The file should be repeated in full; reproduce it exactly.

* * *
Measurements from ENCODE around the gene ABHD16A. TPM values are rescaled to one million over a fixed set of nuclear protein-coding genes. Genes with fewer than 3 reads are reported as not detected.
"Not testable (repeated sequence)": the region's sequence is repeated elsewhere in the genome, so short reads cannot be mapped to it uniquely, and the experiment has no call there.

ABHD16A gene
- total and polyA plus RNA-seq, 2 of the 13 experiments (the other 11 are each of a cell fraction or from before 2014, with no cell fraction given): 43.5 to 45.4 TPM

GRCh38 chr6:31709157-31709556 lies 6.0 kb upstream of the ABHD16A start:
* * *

Measurements from ENCODE around the gene ABHD16A. TPM values are rescaled to one million over a fixed set of nuclear protein-coding genes. Genes with fewer than 3 reads are reported as not detected.
"Not testable (repeated sequence)": the region's sequence is repeated elsewhere in the genome, so short reads cannot be mapped to it uniquely, and the experiment has no call there.

ABHD16A gene
- total and polyA plus RNA-seq, 2 of the 13 experiments (the other 11 are each of a cell fraction or from before 2014, with no cell fraction given): 43.5 to 45.4 TPM

GRCh38 chr6:31709157-31709556 lies 6.0 kb upstream of the ABHD16A start: